We are also losing our Research and Development (R&D), the key to our children’s economic future. In a commentary in the July 5 issue of Business Week entitled “How to Make an American Job Before It’s Too Late,” Andy Grove, a founder of Intel and its former CEO makes the spectacular prediction that the outsourcing of production of technologically advanced products by our product innovators is an act of economic suicide. Without U.S. factories to produce innovative products, “we don't just lose jobs–we lose our hold on new technologies. Losing the ability to scale will ultimately damage our capacity to innovate.”
The Communist government of China is making no secret of its intentions concerning U.S. R&D jobs. Late last year, China announced that companies producing in China will have to move their patents and R&D to China or they would be excluded from selling to China's huge government-controlled sector. The Chinese government has postponed implementation of this proposal.
We have proposed a tariff regime that would solve these problems. Our scaled tariff would be an across-the-board tariff on every country that has been engaging in currency manipulation in order to perpetuate trade surpluses. But the tariff rate would be scaled, depending upon our trade deficit with each mercantilist country.
Targeting currency manipulators would enforce the International Monetary Fund Articles of Agreement which require (Article IV) that countries “avoid manipulating exchange rates or the international monetary system in order to prevent effective balance of payments adjustment or to gain an unfair competitive advantage over other members.”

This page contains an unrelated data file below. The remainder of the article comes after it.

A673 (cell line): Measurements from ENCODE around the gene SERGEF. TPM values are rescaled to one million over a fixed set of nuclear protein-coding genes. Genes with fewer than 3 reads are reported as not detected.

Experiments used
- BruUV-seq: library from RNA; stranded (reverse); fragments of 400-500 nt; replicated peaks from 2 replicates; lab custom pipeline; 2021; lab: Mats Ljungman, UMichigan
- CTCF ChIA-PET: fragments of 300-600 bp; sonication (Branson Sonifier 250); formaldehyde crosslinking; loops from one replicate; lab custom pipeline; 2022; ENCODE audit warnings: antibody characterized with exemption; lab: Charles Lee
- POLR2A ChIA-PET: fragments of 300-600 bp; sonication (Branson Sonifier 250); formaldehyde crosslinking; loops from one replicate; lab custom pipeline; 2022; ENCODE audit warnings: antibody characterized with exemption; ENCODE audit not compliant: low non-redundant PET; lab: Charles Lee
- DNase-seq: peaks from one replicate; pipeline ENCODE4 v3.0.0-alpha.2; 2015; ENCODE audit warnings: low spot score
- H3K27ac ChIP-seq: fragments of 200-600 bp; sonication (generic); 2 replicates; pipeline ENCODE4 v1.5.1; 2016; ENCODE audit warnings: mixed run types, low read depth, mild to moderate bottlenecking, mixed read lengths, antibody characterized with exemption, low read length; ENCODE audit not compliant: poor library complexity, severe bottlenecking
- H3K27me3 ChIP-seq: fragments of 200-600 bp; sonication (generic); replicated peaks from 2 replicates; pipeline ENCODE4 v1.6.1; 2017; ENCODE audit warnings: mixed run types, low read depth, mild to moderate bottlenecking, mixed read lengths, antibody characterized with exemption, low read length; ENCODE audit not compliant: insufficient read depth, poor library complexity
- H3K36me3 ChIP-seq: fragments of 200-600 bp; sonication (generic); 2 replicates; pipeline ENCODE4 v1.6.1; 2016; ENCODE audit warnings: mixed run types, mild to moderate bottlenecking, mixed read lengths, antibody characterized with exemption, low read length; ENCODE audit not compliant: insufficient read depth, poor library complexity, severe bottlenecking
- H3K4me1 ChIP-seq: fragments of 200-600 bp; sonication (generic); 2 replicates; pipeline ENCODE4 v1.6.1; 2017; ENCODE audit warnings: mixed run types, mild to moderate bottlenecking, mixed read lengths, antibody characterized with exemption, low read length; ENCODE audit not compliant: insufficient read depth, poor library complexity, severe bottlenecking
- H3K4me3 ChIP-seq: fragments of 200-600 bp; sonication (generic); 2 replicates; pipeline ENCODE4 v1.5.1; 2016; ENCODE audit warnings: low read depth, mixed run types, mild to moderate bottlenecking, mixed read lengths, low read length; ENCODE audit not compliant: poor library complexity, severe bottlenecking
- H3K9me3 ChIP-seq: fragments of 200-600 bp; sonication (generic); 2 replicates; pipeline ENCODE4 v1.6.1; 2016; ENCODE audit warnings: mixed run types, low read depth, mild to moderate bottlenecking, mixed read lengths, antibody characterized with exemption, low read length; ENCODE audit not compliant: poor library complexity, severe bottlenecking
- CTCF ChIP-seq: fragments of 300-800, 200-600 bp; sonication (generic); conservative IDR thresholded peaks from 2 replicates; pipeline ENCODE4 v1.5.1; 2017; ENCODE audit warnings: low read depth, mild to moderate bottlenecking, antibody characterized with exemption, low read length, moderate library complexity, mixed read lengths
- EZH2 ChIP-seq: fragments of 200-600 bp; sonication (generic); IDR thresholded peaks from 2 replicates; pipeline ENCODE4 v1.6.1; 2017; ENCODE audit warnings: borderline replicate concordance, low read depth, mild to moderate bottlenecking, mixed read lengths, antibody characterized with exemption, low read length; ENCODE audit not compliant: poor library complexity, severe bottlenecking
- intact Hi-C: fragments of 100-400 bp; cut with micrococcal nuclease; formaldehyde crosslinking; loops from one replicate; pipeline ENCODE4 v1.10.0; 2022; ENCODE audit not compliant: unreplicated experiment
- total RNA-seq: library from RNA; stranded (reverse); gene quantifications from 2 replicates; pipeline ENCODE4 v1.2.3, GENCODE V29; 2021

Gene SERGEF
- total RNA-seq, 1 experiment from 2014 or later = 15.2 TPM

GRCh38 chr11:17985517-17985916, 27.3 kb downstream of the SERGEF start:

A table published in the U.S. Treasury Department’s annex to its July 8 currency manipulation report accurately identifies the currency manipulating countries through statistics. The largest culprit is the Chinese government, which had accumulated about $2.4 trillion worth of currency reserves by December 2009 as part of its mercantilist strategy of buying foreign currencies in order to keep its own currency undervalued. The Chinese government's recent 1% strengthening of the yuan does not alter this strategy. The following countries had over $100 billion worth of reserves:
Here's how the numbers of our proposal would work with China. In 2009, we imported $305 billion from China, but the Chinese government only let its people import $86 billion from us, creating a trade deficit of $219 billion. An initial tariff rate of 36% on $305 billion of imports from China would be designed to collect $109.5 billion (50% of $219 billion) in tariff revenue if the trade deficit were to continue at the 2009 level. This is just about right, since many economists believe the yuan is undervalued by 40%.
The following is a list of the initial tariffs that would come out of our proposal from the 2009 trade numbers:
The Chinese government could reduce our tariff rates by taking down their many tariff, non-tariff, and currency-manipulation barriers to our products starting, perhaps, with the barriers listed by the United States Trade Representative in the 2010 National Trade Estimate (NTE):
The scaled tariff would simultaneously enhance American businesses that export and American businesses that compete with mercantilist-undervalued imports. It would pull the United States out of the Great Recession, just as an improving trade balance with Europe in 1939 pulled the United States out of the Great Depression. Moreover, it would be in compliance with Article 12 of the Uruguay Round, the WTO rule which lets trade deficit countries restrict imports in order to avoid balance of payments problems. In order to comply with this rule, the entire tariff program should end as soon as American trade reaches approximate balance.